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Advertisements that Indians find 'offensive'

By Veenu Sandhu
January 23, 2022 11:27 IST
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Six major triggers were identified – some expected, some new.

Veenu Sandhu reports.


Illustration: Dominic Xavier/

An advertisement showing two women talking about Cars24’s promise that you can test drive the car and return it with full refund in seven days if it doesn’t work for you has upset a section of men.

In the ad, the women say there should be such a policy for husbands, too.

“Will same return policy be taken so laughingly as this one if we reverse the #gender? (sic)" asks a complainant to the Advertising Standards Council of India (ASCI).


Another complaint, this time against a FreshToHome ad, reads: “Suggest to ban gory and repulsive photos of animal parts in ads – just as photos of accident victims.”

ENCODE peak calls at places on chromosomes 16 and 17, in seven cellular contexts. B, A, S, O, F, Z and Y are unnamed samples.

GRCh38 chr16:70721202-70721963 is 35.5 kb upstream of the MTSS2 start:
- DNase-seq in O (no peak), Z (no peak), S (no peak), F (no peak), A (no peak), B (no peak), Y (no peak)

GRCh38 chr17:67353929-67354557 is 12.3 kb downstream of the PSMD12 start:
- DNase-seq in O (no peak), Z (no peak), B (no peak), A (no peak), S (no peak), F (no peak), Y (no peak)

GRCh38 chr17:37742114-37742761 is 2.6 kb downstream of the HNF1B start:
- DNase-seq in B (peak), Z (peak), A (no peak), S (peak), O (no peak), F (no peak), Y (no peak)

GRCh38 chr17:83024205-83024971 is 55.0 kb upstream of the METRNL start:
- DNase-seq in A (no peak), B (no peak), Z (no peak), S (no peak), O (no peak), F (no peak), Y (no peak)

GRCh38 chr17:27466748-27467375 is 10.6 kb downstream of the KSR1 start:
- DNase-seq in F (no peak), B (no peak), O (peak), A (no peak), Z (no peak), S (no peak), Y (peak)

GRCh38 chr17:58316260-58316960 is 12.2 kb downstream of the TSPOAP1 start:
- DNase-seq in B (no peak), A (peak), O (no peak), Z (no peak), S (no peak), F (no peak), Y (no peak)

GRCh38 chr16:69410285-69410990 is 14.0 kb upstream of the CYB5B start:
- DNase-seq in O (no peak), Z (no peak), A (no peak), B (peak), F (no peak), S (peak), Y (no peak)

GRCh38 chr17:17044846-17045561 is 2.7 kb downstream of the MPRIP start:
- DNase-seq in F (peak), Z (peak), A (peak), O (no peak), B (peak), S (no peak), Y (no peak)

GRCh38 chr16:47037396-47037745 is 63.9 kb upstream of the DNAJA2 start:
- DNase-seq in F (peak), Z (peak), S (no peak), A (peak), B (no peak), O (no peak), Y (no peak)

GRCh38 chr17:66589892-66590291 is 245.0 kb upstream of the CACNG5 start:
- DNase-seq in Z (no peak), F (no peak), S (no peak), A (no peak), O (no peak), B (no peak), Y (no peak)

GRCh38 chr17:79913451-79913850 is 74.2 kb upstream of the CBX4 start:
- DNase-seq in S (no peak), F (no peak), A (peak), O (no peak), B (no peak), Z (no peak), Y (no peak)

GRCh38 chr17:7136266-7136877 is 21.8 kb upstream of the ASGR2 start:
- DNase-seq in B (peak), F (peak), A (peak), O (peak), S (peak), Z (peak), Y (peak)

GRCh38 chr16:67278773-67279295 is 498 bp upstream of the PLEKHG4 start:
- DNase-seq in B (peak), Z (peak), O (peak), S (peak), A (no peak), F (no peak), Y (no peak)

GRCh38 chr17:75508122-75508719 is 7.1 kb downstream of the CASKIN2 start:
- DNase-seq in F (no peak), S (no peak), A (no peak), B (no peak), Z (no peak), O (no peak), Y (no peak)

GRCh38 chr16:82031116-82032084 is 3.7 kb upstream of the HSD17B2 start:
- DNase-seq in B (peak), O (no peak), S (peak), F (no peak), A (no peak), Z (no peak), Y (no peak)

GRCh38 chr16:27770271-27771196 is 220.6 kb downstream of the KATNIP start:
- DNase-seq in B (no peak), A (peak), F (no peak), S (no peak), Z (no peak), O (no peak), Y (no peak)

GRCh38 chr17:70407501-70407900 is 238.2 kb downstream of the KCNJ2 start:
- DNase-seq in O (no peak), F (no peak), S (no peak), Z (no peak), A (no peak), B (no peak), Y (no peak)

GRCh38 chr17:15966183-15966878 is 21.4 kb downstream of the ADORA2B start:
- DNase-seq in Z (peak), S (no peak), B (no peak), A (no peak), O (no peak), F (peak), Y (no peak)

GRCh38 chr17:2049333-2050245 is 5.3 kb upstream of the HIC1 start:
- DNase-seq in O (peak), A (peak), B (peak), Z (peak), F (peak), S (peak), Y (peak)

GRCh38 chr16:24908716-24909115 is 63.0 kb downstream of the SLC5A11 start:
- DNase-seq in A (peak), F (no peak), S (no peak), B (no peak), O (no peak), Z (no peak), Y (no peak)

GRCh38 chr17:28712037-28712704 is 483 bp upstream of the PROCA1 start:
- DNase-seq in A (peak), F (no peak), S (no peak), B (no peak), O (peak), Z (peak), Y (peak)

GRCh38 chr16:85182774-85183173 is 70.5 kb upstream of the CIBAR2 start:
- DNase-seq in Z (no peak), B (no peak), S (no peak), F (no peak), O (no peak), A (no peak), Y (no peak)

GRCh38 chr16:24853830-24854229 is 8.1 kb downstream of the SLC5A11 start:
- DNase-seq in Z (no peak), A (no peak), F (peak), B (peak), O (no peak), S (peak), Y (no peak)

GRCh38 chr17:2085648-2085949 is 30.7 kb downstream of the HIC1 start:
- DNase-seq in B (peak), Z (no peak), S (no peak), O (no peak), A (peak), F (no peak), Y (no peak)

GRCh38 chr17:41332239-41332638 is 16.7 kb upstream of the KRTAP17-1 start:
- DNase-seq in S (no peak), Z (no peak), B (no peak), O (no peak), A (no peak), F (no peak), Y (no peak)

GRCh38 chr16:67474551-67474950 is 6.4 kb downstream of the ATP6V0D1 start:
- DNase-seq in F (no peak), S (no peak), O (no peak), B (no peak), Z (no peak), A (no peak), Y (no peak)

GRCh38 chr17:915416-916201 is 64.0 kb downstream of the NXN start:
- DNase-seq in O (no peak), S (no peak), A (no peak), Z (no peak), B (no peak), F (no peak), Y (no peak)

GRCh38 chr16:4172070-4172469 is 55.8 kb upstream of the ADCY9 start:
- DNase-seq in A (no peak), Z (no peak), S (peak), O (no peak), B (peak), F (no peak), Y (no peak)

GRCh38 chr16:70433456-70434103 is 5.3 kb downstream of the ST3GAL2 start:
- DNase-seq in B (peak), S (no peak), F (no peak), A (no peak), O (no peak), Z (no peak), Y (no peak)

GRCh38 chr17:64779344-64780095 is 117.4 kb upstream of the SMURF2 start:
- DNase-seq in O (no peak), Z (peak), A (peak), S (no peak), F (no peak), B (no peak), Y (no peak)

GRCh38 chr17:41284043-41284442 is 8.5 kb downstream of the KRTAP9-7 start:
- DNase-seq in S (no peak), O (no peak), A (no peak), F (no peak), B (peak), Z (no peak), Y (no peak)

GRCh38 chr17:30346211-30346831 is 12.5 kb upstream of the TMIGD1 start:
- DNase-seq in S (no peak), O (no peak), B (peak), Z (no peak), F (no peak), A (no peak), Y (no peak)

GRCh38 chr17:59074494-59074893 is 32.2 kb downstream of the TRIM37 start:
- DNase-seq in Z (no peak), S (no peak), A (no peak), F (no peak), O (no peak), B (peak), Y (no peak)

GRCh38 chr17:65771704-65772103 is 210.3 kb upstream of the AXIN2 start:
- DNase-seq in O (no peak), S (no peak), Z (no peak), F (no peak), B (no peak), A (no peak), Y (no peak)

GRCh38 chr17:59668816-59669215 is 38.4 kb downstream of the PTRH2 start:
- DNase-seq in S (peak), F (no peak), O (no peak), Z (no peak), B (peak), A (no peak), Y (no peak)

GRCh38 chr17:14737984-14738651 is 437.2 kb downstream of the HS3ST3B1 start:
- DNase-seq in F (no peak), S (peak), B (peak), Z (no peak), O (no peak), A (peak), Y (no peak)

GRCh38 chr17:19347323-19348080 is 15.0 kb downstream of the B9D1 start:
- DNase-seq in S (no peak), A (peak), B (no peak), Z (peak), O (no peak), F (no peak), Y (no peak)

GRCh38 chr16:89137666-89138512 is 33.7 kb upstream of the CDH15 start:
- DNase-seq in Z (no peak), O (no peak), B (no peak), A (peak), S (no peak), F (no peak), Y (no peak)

Yet another one targets a Disney Hotstar ad with the tagline, “<Bahut hua parivaar>”, where the teenager is encouraged to watch cricket matches with his online friends and not with his “noisy” family.

"This is an effort to create a gap between teenager and his family.

"It is also against Indian family values and culture," a complainant writes.

Based on 1,759 such complaints against 488 advertisements received over the past three years, ASCI conducted a study, in some cases also interviewing the complainants, to understand what is it that offends people.

The ads also included those that did not necessarily violate ASCI codes, but had not gone down well with certain sections of people.

The council’s report, “What India Takes Offence To”, is the result of this study.

“We also examined the vocabulary of these complaints -- the articulation of the objection, the emotions that were revealed.

"Were the complainants angry, disappointed, upset, or scared?” says ASCI general secretary Manisha Kapoor.

Six major triggers were identified – some expected, some new.